How to Use Exclamation Points (and ALL CAPS) Correctly

There is a blog that I used to love to read except for the fact that it used all capitals and exclamation points way to much. Seriously, every sentence ended in ! or !!!! or AWESOME (or another word that was all capped). The content of the blog was good but the exclamation points and capitals became so much I stopped reading the blog altogether. That blog isn’t the only place I’ve seen the exclamation points and all caps misused so here is my take on these grammar mistakes:

How to use exclamatio points correctly

The point of exclamation points is to show emphasis or stong emotion.

For example:

Stop! It is not alright!

However, when exclamation points are overused they lose their purpose and become annoying.

For example:

I just finished writing my first book! I will self-edit the first draft! Then I will hire someone to edit the second draft!

The above is a little silly but you get the idea. Exclamation points should be used sparingly and consciously. When you edit your piece, make sure that each exclamation point exists for a reason.

The same goes for ALL CAPS. I have seen a lot of people use all caps in emails, blog posts and even in other written work. However, they should be used sparingly, or in my opinion, not at all.

Why? Well, for one thing, all caps is the written equivalent of shouting.

For example:


The above is only three lines but can you see how “in your face” the all capitals typeface is? Right or wrong, some people take immediate offence when they receive and email or something in all caps.

Additionally, when something is typed (or written) in all caps, it can be hard to read. I am a volunteer editor for a website and when I first started, someone would email me the copy and then I was supposed to edit and paste it to the website. The problem was that the copy would be in all capitals. It was very hard on the eyes and I would have to spend extra time re-typing it.

So, these are my thoughts. What are your opinions regarding the use of exclamation points and all capitals in writing?


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Awesome Authors: Greg Gutfeld

Not Cool by Greg Gutfeld*This is part of the Write 31 Days writing challenge.

I heard about Greg Gutfeld through my in-laws. They have seen him on the show The Five where he is one of the co-hosts. Then I had the opportunity to read and review his book Not Cool. The book blew me away – and I LOVE his list of “free radicals” toward the end book. He has a no-nonsense way of writing that I love and he is not afraid to say (or in this case write) what he believes.

The best part of Greg’s book and website is that he makes you think. Better yet, he gets you to think for yourself. There are a lot of educators or influencers today who tell people what to think and Gutfeld’s writings fights against them in his own subtle (and sometimes not-so-subtle) way. Thus, even if you don’t agree with the views he expresses in his books and articles, you still go away challenged and  fired-up. At least, I did when I read Not Cool.

That is why I had to include him in my list of awesome authors and bloggers. No matter what your political bent, or no bent at all, I encourage you to read Not Cool and/or any of Greg Gutfeld’s writings. He is one author worth getting to know.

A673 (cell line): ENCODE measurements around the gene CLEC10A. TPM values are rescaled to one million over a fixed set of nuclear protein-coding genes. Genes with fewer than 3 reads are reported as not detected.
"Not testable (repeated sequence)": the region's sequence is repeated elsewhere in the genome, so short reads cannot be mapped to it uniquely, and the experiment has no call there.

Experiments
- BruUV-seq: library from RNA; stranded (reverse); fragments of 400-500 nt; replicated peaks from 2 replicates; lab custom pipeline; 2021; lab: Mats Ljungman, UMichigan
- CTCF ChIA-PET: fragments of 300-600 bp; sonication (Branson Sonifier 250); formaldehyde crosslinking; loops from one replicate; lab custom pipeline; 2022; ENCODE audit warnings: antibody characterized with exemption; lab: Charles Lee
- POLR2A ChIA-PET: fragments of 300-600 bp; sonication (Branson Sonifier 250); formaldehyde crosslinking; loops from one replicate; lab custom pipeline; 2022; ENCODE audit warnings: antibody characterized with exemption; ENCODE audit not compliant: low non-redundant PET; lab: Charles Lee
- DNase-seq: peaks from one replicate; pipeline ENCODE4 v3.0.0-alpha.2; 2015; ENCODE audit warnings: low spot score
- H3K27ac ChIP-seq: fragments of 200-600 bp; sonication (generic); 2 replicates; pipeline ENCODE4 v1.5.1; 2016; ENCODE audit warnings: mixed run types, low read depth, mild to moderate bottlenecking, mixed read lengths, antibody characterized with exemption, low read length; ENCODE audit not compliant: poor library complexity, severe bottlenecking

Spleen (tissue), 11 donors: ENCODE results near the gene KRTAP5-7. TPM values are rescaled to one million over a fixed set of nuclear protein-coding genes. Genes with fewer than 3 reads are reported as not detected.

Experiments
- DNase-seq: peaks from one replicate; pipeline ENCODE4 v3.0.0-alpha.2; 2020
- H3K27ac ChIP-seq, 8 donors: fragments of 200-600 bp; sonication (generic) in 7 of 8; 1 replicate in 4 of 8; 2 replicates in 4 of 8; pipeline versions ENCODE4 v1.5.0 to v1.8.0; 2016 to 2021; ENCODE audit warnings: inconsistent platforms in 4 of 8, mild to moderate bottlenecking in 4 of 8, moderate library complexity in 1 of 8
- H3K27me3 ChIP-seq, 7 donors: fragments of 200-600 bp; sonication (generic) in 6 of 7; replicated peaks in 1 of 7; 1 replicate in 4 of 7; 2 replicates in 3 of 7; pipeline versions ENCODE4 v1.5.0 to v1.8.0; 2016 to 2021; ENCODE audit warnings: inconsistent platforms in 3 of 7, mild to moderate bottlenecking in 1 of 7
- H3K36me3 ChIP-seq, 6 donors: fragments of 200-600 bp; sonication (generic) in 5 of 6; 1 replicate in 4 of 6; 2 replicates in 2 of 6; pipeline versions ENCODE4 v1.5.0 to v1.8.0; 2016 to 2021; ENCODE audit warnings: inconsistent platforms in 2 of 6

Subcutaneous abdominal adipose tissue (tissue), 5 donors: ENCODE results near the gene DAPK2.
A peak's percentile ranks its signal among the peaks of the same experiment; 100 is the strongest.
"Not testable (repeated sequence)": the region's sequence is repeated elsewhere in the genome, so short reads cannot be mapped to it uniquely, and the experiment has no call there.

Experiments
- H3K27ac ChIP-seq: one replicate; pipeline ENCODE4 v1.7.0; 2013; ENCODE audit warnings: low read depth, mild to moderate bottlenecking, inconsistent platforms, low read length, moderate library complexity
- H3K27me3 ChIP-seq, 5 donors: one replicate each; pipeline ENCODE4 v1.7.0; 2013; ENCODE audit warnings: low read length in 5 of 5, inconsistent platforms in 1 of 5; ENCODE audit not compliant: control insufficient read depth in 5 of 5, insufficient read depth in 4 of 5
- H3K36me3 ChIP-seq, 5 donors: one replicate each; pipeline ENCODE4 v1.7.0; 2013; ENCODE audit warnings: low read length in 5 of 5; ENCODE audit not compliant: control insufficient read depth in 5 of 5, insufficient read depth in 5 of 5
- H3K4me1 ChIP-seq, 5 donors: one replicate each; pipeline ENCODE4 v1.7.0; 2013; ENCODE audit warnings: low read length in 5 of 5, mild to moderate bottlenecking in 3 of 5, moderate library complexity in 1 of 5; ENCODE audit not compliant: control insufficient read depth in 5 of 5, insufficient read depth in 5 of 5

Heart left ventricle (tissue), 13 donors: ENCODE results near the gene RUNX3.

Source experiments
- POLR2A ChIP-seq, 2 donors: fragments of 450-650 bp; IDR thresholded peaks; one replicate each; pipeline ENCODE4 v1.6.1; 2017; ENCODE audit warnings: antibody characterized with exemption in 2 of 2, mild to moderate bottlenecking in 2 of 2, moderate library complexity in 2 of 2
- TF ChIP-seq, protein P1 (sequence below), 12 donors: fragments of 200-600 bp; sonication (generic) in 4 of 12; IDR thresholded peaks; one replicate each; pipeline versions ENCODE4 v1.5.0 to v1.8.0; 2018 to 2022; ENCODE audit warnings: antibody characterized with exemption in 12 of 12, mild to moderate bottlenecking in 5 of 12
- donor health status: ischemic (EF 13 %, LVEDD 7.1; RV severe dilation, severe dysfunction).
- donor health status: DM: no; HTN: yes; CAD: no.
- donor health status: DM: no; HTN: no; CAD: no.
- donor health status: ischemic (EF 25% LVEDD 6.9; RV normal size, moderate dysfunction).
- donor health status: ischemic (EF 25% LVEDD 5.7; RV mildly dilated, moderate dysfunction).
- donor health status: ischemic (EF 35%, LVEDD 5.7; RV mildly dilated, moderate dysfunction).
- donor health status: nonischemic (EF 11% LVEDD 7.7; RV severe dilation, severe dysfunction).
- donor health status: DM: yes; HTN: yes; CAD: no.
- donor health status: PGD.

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Simple Trick for Keeping Track of Online Passwords

As an author/solopreneur, there is no doubt that you spend a large amount of time online. Nowadays, we have to, right? Therefore, with all the websites and forums we belong to comes the task of keeping track of many different passwords.


Image by OpenIcons (2013) via Pixabay, CCO Public Domain

Some people handle this task by having only one password for all the sites they belong to. But, that’s *not* recommended. If, heaven forbid, one of the websites get hacked, the hacker would have access to any and all websites with that password.

A better way to keep track of your passwords is to use a service such as LastPass. LastPass remembers all of your passwords and all you need to remember is one – the password to LastPass. But this isn’t a good option for everyone. What if you lose access to LastPass for whatever reason?

In addition, as someone who has had her computer crash (3 times!), I don’t like to rely completely on LasPass or other online password service. Consider me old fashioned, if you must, but I really like the idea of keeping track of my passwords offline. And my simple, offline trick for keeping up with passwords is this:

Use a good-old address book

You know the kind: the physical book with tabs lettered A-Z for writing in peoples names and address. Yep. Each letter represents the name of the website, and on the other lines I write in the username, password, and any other information, such as security questions and answers.

I have been keeping track of my passwords like this for years and it works like a charm. I keep the book near the computer for quick updating. Yes, the initial task of entering in the information is a little time consuming, but worth it in my opinion.

The only drawback is that if you change your passwords every 6-8 months (and you should), it can get kind of messy. I get around this by using a larger-sized address book and writing small. 🙂

Now tell me, how do you handle your passwords? Do you use an online tracker or do you have your own offline system? Do share in the comments.


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Image by OpenIcons (2013) via Pixabay, CCO Public Domain